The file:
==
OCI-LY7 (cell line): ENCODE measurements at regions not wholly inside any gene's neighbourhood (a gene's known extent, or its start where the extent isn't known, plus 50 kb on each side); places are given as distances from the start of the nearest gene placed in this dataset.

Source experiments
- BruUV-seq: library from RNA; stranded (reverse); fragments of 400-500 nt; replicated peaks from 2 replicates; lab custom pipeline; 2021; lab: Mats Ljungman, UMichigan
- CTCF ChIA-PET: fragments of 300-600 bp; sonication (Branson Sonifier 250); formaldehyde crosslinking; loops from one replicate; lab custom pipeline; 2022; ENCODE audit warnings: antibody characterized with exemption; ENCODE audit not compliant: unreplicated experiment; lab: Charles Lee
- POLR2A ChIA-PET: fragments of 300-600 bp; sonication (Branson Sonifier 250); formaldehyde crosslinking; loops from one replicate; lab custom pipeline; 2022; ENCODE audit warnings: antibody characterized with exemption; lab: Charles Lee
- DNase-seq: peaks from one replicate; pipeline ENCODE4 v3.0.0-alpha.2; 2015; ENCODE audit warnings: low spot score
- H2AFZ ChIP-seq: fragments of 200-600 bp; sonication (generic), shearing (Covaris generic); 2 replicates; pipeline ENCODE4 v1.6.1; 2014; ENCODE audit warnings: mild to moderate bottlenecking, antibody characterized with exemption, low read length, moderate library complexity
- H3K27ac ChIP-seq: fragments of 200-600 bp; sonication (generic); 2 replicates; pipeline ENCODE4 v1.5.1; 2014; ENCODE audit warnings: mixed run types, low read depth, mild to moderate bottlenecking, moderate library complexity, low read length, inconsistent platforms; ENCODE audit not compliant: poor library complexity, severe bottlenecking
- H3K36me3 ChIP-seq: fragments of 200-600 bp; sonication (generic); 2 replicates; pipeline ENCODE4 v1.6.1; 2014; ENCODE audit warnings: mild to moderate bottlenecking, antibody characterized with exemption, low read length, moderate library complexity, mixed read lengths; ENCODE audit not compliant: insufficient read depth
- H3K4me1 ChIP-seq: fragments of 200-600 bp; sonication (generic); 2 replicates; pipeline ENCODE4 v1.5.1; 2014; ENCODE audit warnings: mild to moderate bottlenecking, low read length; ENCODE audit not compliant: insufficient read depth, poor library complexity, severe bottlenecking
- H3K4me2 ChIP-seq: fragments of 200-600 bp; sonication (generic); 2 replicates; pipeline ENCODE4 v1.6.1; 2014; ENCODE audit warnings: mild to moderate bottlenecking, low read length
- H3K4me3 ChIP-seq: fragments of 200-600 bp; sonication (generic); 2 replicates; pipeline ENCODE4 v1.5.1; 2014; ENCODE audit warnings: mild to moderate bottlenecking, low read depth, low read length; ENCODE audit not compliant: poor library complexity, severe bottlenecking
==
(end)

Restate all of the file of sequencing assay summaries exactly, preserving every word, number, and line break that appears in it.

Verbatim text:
OCI-LY7 (cell line): ENCODE measurements at regions not wholly inside any gene's neighbourhood (a gene's known extent, or its start where the extent isn't known, plus 50 kb on each side); places are given as distances from the start of the nearest gene placed in this dataset.

Source experiments
- BruUV-seq: library from RNA; stranded (reverse); fragments of 400-500 nt; replicated peaks from 2 replicates; lab custom pipeline; 2021; lab: Mats Ljungman, UMichigan
- CTCF ChIA-PET: fragments of 300-600 bp; sonication (Branson Sonifier 250); formaldehyde crosslinking; loops from one replicate; lab custom pipeline; 2022; ENCODE audit warnings: antibody characterized with exemption; ENCODE audit not compliant: unreplicated experiment; lab: Charles Lee
- POLR2A ChIA-PET: fragments of 300-600 bp; sonication (Branson Sonifier 250); formaldehyde crosslinking; loops from one replicate; lab custom pipeline; 2022; ENCODE audit warnings: antibody characterized with exemption; lab: Charles Lee
- DNase-seq: peaks from one replicate; pipeline ENCODE4 v3.0.0-alpha.2; 2015; ENCODE audit warnings: low spot score
- H2AFZ ChIP-seq: fragments of 200-600 bp; sonication (generic), shearing (Covaris generic); 2 replicates; pipeline ENCODE4 v1.6.1; 2014; ENCODE audit warnings: mild to moderate bottlenecking, antibody characterized with exemption, low read length, moderate library complexity
- H3K27ac ChIP-seq: fragments of 200-600 bp; sonication (generic); 2 replicates; pipeline ENCODE4 v1.5.1; 2014; ENCODE audit warnings: mixed run types, low read depth, mild to moderate bottlenecking, moderate library complexity, low read length, inconsistent platforms; ENCODE audit not compliant: poor library complexity, severe bottlenecking
- H3K36me3 ChIP-seq: fragments of 200-600 bp; sonication (generic); 2 replicates; pipeline ENCODE4 v1.6.1; 2014; ENCODE audit warnings: mild to moderate bottlenecking, antibody characterized with exemption, low read length, moderate library complexity, mixed read lengths; ENCODE audit not compliant: insufficient read depth
- H3K4me1 ChIP-seq: fragments of 200-600 bp; sonication (generic); 2 replicates; pipeline ENCODE4 v1.5.1; 2014; ENCODE audit warnings: mild to moderate bottlenecking, low read length; ENCODE audit not compliant: insufficient read depth, poor library complexity, severe bottlenecking
- H3K4me2 ChIP-seq: fragments of 200-600 bp; sonication (generic); 2 replicates; pipeline ENCODE4 v1.6.1; 2014; ENCODE audit warnings: mild to moderate bottlenecking, low read length
- H3K4me3 ChIP-seq: fragments of 200-600 bp; sonication (generic); 2 replicates; pipeline ENCODE4 v1.5.1; 2014; ENCODE audit warnings: mild to moderate bottlenecking, low read depth, low read length; ENCODE audit not compliant: poor library complexity, severe bottlenecking